The Center appointed Lynda M. Braun as the sole panelist in this matter on December 12, 2014. The Panel finds that it was properly constituted. The Panel has submitted the Statement of Acceptance and Declaration of Impartiality and Independence, as required by the Center to ensure compliance with the Rules, paragraph 7.
The language of the proceeding is English.
4. Factual Background
The Complainant is an American financial services company based in Tampa, Florida. The Complainant's company name is taken from the words America and Scotland, the Complainant's founder's current and ancestral homes. The Complainant provides non-bank financial services to consumers via a network of retail branch locations located throughout the state of Florida. As of September 1, 2012, the Complainant operated more than 200 branch locations in the Tampa Bay, Orlando and Miami areas.
The Complainant's services include, among other things, small, short-term cash advances, check cashing and bill payment. The Complainant does not franchise any of its branches.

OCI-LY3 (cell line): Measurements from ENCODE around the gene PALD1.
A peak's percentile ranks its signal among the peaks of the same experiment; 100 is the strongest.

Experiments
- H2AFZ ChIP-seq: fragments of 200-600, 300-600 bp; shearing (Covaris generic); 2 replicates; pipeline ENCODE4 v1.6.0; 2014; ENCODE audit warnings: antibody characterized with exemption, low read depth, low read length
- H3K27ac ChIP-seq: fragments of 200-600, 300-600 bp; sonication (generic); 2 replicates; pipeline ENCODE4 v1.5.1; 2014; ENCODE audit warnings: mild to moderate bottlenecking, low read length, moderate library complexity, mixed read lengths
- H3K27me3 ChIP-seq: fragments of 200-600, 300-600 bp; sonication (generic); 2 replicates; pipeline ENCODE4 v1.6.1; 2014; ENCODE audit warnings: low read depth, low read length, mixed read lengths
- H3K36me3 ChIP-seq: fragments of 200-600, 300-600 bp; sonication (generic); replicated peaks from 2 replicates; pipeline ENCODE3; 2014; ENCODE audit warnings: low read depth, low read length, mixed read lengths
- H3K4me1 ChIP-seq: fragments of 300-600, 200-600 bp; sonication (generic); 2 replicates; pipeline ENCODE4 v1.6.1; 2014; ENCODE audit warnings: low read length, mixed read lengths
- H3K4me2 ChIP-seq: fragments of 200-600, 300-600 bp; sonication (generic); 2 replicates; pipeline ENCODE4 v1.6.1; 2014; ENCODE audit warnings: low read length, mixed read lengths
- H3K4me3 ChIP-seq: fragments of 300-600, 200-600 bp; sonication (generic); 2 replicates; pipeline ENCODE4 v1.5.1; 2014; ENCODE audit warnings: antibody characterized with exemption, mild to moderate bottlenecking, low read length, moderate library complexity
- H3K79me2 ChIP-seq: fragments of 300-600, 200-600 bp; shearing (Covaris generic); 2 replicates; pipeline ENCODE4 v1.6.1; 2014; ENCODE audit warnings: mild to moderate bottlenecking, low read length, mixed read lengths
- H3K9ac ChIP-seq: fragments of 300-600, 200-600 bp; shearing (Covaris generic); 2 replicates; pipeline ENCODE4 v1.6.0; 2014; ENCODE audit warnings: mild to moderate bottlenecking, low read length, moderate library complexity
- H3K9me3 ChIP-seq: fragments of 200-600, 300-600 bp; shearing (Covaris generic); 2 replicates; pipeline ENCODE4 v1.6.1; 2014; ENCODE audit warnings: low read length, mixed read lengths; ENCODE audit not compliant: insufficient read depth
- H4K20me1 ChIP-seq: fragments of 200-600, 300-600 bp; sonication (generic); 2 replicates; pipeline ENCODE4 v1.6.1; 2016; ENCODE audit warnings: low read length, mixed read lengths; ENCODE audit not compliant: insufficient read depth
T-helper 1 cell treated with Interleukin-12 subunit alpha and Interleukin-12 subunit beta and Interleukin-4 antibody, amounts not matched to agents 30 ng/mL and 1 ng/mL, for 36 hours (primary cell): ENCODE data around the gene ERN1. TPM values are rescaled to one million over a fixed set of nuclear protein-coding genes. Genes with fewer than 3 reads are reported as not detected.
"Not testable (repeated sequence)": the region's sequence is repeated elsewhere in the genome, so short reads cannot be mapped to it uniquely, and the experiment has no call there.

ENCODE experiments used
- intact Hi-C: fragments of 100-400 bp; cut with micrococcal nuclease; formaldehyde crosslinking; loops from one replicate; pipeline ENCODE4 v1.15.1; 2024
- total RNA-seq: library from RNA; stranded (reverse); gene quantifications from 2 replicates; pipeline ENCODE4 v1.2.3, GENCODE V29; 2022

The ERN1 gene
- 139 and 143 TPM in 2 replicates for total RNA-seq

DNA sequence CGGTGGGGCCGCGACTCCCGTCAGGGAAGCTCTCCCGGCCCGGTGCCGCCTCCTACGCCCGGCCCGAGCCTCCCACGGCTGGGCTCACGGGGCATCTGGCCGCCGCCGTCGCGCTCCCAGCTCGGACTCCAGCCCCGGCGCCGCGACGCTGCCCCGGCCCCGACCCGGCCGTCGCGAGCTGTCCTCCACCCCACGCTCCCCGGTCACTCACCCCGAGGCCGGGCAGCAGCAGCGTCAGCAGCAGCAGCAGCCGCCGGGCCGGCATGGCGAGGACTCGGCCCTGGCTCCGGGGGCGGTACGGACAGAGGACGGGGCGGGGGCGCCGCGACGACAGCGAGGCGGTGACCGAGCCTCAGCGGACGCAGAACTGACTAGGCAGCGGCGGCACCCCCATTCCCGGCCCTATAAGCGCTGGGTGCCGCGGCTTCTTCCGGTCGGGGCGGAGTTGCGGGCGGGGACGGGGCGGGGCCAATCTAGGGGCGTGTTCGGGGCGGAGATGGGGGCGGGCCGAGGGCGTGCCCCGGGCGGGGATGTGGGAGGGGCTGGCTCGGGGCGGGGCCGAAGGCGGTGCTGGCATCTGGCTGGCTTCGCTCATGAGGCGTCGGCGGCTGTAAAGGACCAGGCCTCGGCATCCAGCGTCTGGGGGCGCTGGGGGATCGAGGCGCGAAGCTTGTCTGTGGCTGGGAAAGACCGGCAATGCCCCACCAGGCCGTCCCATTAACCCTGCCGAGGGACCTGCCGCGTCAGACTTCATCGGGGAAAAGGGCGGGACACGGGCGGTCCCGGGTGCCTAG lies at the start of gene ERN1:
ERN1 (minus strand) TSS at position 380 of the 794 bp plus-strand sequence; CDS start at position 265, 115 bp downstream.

The Complainant is the owner of United States Registration No. 2,889,003 for the word mark AMSCOT (the "AMSCOT Mark"). The AMSCOT Mark was registered on September 28, 2004 in International Class 36 for financial services, namely check cashing, deferred deposit transaction and money order services; and in International Class 35 for tax preparation services. The Complainant's first use and first use in commerce for the AMSCOT Mark was June 30, 1989. The Complainant has registered and uses <amscotfinancial.com> as the domain name for its official website, "www.amscotfinancial.com".